Although there is little information concerning mRNA expression of the molecules relevant to signal transduction in response to LPS by tissue macrophages, these molecules appear to be ready to act during an invasion of Gram-negative bacteria. Also mRNA expression of these molecules, especially CD14 and TLR4 [31], are reported to be modulated in response to LPS. These results suggest that it might be a common feature of tissue macrophages that the molecules involved in signal transduction after LPS exposure are already present, but are only partly inducible with LPS stimulation. For this reason, we investigated whether intestinal macrophages have different features than other tissue macrophages regarding mRNA expression of the molecules relevant to signal transduction in response to LPS. We analysed mRNA expression of receptor, adaptor and signal transduction molecules in intestinal macrophages and compared the values with those of alveolar and peritoneal macrophages.

There was no significant induction of CD14 mRNA expression in intestinal macrophages. By contrast, there was 10 times more enhancement in alveolar and peritoneal macrophages after LPS stimulation. With respect to the mRNA expression of TLR4 after LPS stimulation, there were no significant differences between any of the tested macrophages. The mRNA expression of MD-2 was reported to be increased in human monocytes 3 h after LPS stimulation [32]. However, in our experiments, mRNA expression of MD-2 had not changed significantly in intestinal and alveolar macrophages, and was only observed to decrease in peritoneal macrophages (Fig. 4a). Also, the mRNA expressions of the molecules for intracellular signal transduction (MyD88, TIRAP, IRAK, TRAF6 and TRIF) were not remarkably induced after LPS stimulation in any of the macrophages (Fig. 4b). These results demonstrate that there is no significant influence on the expression of mRNA of LPS receptors and intracellular signal transduction molecules in intestinal macrophages after exposure to LPS.

Figure 4.

Change in expression of mRNA of the molecules associated with the LPS signal transduction by LPS. Intestinal macrophages (IM), alveolar macrophages (AM) and peritoneal macrophages (PM) were cultured with (▪) or without (□) LPS (100 ng/ml) for 4 h. Expression of the molecules was analysed by real-time PCR. Results are expressed as relative copy number in relation to that of the housekeeping gene, β-actin. (a) Expression of LPS receptors. (b) Expression of the intracellular signal transduction molecules. *P < 0·05.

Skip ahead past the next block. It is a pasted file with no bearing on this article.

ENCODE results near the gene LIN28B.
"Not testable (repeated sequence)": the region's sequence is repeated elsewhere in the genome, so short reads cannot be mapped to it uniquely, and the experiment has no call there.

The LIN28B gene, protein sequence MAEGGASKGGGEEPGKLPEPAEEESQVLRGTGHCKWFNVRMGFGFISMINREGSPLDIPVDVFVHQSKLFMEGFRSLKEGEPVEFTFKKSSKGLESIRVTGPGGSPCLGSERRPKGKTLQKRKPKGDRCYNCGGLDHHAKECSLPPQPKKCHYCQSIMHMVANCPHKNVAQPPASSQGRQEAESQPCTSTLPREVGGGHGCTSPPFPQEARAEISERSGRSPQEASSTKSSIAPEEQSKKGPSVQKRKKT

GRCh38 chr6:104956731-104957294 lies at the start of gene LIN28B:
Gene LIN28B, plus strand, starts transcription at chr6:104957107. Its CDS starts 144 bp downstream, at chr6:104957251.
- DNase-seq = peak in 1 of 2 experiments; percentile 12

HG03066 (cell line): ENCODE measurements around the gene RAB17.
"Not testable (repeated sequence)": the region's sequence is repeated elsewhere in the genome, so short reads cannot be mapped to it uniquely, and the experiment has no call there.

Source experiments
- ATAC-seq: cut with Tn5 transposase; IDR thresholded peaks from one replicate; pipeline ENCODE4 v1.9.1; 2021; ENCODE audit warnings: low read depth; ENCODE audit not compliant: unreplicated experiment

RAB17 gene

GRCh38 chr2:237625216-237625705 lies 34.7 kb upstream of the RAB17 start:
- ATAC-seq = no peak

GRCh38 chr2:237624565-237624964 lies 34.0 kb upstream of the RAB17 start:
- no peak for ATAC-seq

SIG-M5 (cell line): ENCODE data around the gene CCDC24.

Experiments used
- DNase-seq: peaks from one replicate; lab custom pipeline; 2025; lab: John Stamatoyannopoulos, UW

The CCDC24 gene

Production of effector molecules with LPS

Next, we investigated TNF and NO production responding to LPS stimulation. Both TNF and NO were not induced after LPS stimulation by intestinal macrophages at the concentration of LPS where alveolar and peritoneal macrophages secrete detectable levels of both molecules (Fig. 5a). To address whether the absence of induction of both molecules in intestinal macrophages is dependant on transcriptional regulation, we further examined mRNA expression of TNF and iNOS, NO-producing enzymes.

Figure 5.

Change in expression of mRNA of TNF and iNOS and the products with LPS. Intestinal macrophages (IM), alveolar macrophages (AM) and peritoneal macrophages (PM) were cultured with (▪) or without (□) LPS (100 ng/ml) for 4 h. (a) Expression of TNF protein and NO. ND: not detected. (b) mRNA expression of TNF and iNOS, analysed by real-time PCR. Results are expressed as relative copy number in relation to that of the housekeeping gene, β-actin. *P < 0·05.

Without LPS stimulation, TNF mRNA was almost nonexistent for each type of macrophage (Fig. 5b). After LPS stimulation, high expression was induced in alveolar and peritoneal macrophages, but a change of expression was not observed in intestinal macrophages.